Taiwan happy with French court ruling on frigate deal penalty
ROC Central News Agency
By Chen Yi-wei, Lo Yuan-shao and Sofia Wu
Taipei, June 10 (CNA) The Ministry of National Defense (MND) said Friday that it is pleased with a French court ruling that rejected an appeal by the French defense giant Thales against payment of damages to Taiwan for a scandal-plagued warship deal struck in 1991.
"We feel gratified and relieved by the result," the MND said in a statement, adding that it will continue to defend the country's interests by following the legal process to ensure that Thales fulfills the requirements of the court ruling.
The ministry issued the statement a day after the French government and Thales announced that they will pay a court-ordered fine of 630 million euros (US$913 million) after losing an appeal against the payment ruled by an international court of arbitration in May 2010.
The French government said Thursday it had agreed with a request by Thales, the French contractor that sold six Lafayette frigates to Taiwan in August 1991 when it was known as Thomson-CSF, not to appeal the ruling by the Paris Court of Appeals.
The ruling is expected to bring an end to a nearly two-decade dispute between France and Taiwan over commissions and kickbacks paid on the US$2.8 billion deal.
The MND said in the statement that the dispute simply arose from the French contractor's violation of a contract provision that prohibited the payment of bribes or commissions in the deal.
To defend Taiwan's national interests, the MND went on, it authorized Navy Command Headquarters to file an application with the International Court of Arbitration under the International Chamber of Commerce (ICC) on Aug. 22, 2001 to demand damages from the French contractor.
On May 3, 2010, the ICC arbitration court ruled that Thales had to pay a penalty of US$591 million plus interest, litigation fees and other related expenses for violating Article 18 of the contract, known as "Bravo" in France, that requires that there should be no payment of commissions.
Because the French government guaranteed the contract, it was to pay 72.5 percent of the penalty, with Thales to pay the remaining portion.
The French government said Thursday that an emergency amendment to its operating budget would have to be sent to the parliament in order to pay the fine and settle the issue.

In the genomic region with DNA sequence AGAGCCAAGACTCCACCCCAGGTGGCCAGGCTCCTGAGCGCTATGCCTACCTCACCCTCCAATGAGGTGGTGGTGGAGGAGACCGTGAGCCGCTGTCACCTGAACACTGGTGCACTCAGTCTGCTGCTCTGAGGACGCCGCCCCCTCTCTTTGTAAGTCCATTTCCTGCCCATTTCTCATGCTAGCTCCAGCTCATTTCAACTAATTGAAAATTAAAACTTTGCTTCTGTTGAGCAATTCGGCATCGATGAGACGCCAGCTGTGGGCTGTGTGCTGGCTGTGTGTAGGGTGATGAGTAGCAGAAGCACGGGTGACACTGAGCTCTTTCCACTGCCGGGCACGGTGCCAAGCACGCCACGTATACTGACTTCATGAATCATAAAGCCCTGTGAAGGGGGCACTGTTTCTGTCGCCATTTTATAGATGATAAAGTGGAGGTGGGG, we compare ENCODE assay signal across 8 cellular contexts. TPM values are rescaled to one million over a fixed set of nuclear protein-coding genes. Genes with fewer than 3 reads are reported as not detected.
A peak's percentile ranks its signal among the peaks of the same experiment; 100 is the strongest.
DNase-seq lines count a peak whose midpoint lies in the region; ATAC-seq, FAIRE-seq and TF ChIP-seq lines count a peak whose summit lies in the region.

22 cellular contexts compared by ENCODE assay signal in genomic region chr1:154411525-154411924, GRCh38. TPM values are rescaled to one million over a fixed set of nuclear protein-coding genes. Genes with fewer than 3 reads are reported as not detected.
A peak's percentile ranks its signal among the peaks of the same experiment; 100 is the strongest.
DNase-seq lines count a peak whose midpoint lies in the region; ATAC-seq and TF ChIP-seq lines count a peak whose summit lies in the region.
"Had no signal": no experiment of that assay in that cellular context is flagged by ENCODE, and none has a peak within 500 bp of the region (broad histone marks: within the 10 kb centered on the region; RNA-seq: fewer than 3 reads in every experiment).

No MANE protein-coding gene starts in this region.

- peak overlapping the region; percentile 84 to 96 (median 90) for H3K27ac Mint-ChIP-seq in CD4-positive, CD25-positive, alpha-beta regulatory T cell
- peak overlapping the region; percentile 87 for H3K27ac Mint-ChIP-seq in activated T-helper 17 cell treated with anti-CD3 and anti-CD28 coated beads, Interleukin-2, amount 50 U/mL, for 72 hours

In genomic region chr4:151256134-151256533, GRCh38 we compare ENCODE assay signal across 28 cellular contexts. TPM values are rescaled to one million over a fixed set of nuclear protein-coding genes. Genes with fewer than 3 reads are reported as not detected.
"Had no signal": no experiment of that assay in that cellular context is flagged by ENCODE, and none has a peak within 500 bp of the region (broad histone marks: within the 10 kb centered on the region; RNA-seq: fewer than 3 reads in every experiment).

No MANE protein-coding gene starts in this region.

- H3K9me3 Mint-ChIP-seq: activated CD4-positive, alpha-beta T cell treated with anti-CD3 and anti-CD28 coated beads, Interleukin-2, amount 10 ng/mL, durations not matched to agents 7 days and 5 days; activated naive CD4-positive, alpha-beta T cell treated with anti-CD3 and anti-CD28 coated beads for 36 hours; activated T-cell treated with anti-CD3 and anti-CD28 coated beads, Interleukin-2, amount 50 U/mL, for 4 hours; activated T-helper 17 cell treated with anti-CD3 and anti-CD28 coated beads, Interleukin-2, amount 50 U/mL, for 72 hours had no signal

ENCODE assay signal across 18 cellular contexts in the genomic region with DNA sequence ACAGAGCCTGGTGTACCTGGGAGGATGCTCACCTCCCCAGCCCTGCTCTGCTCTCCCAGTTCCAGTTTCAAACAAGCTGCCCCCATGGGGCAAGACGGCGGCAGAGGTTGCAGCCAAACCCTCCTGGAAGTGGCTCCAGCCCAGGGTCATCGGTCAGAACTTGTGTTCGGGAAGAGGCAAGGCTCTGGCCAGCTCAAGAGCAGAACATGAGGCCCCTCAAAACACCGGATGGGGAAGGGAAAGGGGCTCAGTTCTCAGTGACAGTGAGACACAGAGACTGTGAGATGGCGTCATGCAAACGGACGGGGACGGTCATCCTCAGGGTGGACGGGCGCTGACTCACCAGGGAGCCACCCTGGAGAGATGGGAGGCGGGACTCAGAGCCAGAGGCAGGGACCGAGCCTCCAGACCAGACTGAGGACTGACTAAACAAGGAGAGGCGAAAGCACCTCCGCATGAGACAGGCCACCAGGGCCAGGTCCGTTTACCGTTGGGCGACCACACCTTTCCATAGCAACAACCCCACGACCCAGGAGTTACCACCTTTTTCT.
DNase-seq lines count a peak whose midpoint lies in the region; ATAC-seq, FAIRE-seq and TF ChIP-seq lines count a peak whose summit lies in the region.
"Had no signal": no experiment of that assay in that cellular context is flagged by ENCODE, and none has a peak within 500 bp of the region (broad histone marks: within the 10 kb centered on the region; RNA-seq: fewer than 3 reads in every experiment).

Thales said in a statement that it had already set aside provisions for its 27.46 percent share of the fine and that it did not expect the ruling to hurt the company's finances.
The French government also promised that same day to help Taiwan reclaim illegal commissions paid to intermediaries, but it remains to be seen what kind of assistance it will actually be able to provide.
The French authorities had previously classified documents relating to the Lafayette deal as national secrets, making it impossible for the judicial authorities to trace the destinations of the illegal payments, forcing the presiding judge to eventually close the case in 2008.
Millions of dollars in kickbacks are believed to be in Swiss bank accounts held by Thomson-CSF's agent at the time, Andrew Wang, and have become the priority target of Taiwan's drive to get back the money.
The funds in Wang's accounts have remained frozen, however, pending the ongoing litigation.
Wang fled Taiwan following the death of Navy Captain Yin Ching-feng under suspicious circumstances in late 1993. Yin is believed to have been poised to blow the whistle on colleagues who had allegedly been receiving kickbacks from the frigate deal. Wang has been wanted by the Taiwanese authorities on a murder charge since September 2000.
On Friday, Lee Meng-jung, a member of the team of attorneys who represented the MND in the ICC arbitration court proceedings, said the team will now act to extract the payment.
Meanwhile, Huang Shih-ming, Taiwan's top prosecutor, who is currently visiting China, said in a telephone interview with CNA earlier in the day that in addition to claiming damages, Taiwan's judicial authorities will continue with efforts to retrieve the illegal commissions through legal assistance from various countries, including Switzerland and France.
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